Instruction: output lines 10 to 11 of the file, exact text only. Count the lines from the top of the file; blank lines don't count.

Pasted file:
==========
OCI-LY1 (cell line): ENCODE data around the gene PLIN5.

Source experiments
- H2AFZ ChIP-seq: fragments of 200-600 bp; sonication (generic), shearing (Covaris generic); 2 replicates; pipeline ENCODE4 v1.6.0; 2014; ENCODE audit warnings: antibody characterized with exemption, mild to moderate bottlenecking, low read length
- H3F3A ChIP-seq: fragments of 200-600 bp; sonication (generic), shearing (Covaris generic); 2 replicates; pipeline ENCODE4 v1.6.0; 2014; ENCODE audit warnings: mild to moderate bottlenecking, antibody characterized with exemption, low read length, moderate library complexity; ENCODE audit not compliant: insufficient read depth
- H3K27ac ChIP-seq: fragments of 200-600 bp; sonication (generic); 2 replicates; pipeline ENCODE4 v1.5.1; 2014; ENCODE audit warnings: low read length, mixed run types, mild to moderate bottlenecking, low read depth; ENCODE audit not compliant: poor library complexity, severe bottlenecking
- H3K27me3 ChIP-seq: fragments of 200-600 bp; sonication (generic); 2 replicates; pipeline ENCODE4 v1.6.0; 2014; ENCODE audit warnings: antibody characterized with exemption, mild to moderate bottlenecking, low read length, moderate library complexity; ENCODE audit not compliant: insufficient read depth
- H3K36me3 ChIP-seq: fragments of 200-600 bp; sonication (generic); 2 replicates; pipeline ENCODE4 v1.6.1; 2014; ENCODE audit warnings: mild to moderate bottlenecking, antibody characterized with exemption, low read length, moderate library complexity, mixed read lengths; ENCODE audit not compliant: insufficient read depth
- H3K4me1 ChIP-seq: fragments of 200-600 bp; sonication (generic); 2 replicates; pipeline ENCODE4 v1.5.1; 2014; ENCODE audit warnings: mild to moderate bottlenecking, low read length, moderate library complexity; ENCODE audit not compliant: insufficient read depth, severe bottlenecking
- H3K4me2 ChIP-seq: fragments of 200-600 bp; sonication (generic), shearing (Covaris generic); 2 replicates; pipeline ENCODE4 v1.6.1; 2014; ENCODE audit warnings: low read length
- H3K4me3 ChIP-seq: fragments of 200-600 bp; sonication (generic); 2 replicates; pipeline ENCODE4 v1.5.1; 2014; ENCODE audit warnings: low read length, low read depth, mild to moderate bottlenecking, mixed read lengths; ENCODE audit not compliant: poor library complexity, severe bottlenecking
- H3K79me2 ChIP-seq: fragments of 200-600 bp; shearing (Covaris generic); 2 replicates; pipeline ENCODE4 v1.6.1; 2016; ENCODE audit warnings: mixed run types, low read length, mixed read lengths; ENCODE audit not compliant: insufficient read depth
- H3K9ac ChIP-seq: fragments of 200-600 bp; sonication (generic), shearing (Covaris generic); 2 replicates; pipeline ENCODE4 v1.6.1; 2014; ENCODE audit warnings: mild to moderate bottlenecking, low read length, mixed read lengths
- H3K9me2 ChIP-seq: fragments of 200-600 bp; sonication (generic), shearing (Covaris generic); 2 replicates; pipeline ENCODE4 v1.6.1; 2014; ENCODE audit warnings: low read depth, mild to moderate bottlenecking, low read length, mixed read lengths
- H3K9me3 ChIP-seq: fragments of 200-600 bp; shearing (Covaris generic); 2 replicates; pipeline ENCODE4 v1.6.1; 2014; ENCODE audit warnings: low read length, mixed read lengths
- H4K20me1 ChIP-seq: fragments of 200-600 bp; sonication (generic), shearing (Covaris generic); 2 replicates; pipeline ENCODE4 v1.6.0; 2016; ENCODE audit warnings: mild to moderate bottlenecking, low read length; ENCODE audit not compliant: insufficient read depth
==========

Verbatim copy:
- H3K4me3 ChIP-seq: fragments of 200-600 bp; sonication (generic); 2 replicates; pipeline ENCODE4 v1.5.1; 2014; ENCODE audit warnings: low read length, low read depth, mild to moderate bottlenecking, mixed read lengths; ENCODE audit not compliant: poor library complexity, severe bottlenecking
- H3K79me2 ChIP-seq: fragments of 200-600 bp; shearing (Covaris generic); 2 replicates; pipeline ENCODE4 v1.6.1; 2016; ENCODE audit warnings: mixed run types, low read length, mixed read lengths; ENCODE audit not compliant: insufficient read depth